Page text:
Bowdy's quick thinking likely saved his brother's life.
The twins' parents caught the incident on home surveillance cameras and posted the video on Facebook Sunday to highlight the dangers of tipping dressers.
"I've been a little hesitant to post this. But I feel it's not only to bring awareness, but it is also incredible," wrote Ricky Shoff, the twins' dad.
"We are so grateful for the bond that these twin brothers share. We know Bowdy was not alone in moving the dresser off of Brock. And feel blessed that he is ok.
"Please make sure all your dressers are bolted and secured to the wall. Please share."
The boys' mom, Kayli Shoff, said she didn't hear the dresser tip over and found the two happily playing together when she came back to the room.
Over 25,400 children are injured every year by falling furniture, TVs, or appliances, according to the U.S. Consumer Product Safety Commission.
IKEA issued a recall of one of its dressers last summer after three children were killed when the dressers toppled over.
Last month, the Swedish furniture company paid out $50 million to the late children's parents, The Daily Mail reported.
Meghan Amanto, the mother of a 3-year-old girl named Kimberly who was killed in 2004 when an IKEA dresser fell onto her in the middle of the night, told the Daily Mail that "it's a miracle that Brock survived and was not seriously injured."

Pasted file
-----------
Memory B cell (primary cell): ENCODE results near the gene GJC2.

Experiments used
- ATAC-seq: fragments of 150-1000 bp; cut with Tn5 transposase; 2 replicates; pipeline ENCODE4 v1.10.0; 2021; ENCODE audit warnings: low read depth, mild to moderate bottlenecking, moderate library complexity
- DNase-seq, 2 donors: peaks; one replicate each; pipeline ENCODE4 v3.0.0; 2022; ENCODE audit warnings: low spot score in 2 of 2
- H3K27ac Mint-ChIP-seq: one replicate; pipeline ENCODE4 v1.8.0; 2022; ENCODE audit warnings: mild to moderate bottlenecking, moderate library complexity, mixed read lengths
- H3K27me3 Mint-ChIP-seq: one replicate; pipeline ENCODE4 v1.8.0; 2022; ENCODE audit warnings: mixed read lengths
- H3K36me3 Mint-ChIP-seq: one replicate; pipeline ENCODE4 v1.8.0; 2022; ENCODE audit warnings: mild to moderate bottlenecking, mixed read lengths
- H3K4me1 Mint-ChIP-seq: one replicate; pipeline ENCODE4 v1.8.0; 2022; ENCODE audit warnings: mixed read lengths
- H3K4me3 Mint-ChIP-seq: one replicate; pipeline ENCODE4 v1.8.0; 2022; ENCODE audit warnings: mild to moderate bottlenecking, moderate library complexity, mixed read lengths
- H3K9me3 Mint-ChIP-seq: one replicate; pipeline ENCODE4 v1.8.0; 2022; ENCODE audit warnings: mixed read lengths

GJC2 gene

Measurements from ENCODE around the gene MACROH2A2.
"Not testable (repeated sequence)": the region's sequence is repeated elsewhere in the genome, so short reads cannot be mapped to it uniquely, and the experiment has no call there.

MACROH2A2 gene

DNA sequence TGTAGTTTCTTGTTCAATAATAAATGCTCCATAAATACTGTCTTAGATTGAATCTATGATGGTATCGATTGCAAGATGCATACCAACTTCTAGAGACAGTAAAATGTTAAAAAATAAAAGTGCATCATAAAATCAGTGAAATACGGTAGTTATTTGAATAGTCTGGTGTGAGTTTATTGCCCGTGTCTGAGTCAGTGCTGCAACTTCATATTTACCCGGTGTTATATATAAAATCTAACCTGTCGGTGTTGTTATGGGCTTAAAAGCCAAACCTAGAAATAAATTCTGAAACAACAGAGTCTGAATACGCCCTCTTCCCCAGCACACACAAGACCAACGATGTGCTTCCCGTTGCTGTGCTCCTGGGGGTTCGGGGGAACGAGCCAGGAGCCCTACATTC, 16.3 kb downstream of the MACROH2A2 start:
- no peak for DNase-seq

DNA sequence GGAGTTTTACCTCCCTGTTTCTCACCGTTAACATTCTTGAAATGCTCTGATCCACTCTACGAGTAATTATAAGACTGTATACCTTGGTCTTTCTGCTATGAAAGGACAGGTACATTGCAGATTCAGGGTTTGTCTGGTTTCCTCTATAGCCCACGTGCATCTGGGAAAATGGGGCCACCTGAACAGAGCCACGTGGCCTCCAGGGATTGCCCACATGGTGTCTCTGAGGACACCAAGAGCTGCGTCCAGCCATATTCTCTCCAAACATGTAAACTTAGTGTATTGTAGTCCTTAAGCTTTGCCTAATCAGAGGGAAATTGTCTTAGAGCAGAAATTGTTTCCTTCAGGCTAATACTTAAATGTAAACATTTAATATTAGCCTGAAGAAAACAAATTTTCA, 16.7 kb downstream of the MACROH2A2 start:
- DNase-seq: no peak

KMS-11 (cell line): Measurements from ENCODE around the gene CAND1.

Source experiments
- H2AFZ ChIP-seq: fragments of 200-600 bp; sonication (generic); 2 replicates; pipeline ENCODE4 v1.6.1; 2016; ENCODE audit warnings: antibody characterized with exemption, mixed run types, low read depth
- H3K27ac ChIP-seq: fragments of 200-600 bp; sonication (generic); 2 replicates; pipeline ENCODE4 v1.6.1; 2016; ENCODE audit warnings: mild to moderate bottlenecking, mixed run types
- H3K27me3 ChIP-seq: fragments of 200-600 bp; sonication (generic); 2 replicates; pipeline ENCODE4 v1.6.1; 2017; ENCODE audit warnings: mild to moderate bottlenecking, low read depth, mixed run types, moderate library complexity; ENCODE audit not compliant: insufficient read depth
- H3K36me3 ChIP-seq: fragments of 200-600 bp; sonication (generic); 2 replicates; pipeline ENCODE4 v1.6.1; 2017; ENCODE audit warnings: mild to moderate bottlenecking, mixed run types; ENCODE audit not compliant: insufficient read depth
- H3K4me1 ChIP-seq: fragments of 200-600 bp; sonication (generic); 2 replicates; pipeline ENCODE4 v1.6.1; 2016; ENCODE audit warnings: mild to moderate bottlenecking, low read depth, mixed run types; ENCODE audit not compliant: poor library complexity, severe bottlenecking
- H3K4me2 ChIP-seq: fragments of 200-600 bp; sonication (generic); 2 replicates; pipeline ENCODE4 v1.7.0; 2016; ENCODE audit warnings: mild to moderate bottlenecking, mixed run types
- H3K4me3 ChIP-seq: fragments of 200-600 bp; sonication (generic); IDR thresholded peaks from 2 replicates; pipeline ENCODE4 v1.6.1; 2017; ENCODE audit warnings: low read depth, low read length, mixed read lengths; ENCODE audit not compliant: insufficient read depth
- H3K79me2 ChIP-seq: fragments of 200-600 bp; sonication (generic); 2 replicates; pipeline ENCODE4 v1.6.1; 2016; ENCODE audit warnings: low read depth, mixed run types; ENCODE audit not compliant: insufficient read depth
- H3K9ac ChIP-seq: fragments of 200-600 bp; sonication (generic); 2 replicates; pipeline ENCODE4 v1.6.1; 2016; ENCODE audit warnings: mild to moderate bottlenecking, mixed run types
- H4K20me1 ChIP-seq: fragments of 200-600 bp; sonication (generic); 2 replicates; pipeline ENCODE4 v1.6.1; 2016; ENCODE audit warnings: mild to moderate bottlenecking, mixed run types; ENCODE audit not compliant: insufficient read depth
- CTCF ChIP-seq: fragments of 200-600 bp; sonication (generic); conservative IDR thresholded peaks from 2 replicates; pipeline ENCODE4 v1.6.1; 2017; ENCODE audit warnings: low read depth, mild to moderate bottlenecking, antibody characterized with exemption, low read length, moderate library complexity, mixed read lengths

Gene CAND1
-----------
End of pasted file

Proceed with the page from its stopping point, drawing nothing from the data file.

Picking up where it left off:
After her daughter's death, Amanto set up a charity that sets out to raise awareness of how deadly the dressers can be. According to the CPSC, about every two weeks a child dies when furniture, a TV, or an appliance falls onto him or her.
"(Brock) was one of the lucky ones and that should in NO way give parents a false sense of security thinking a child can always survive a dresser tip-over," Amanto continued. "Although it was an amazing demonstration of twinship and resourceful brotherly love, it could have ended up being much more tragic, especially if that child had been alone.
Amanto also pointed out how important it is to have dressers anchored to walls, and how security cameras can often give parents "a false sense of security" about their child(ren)'s safety.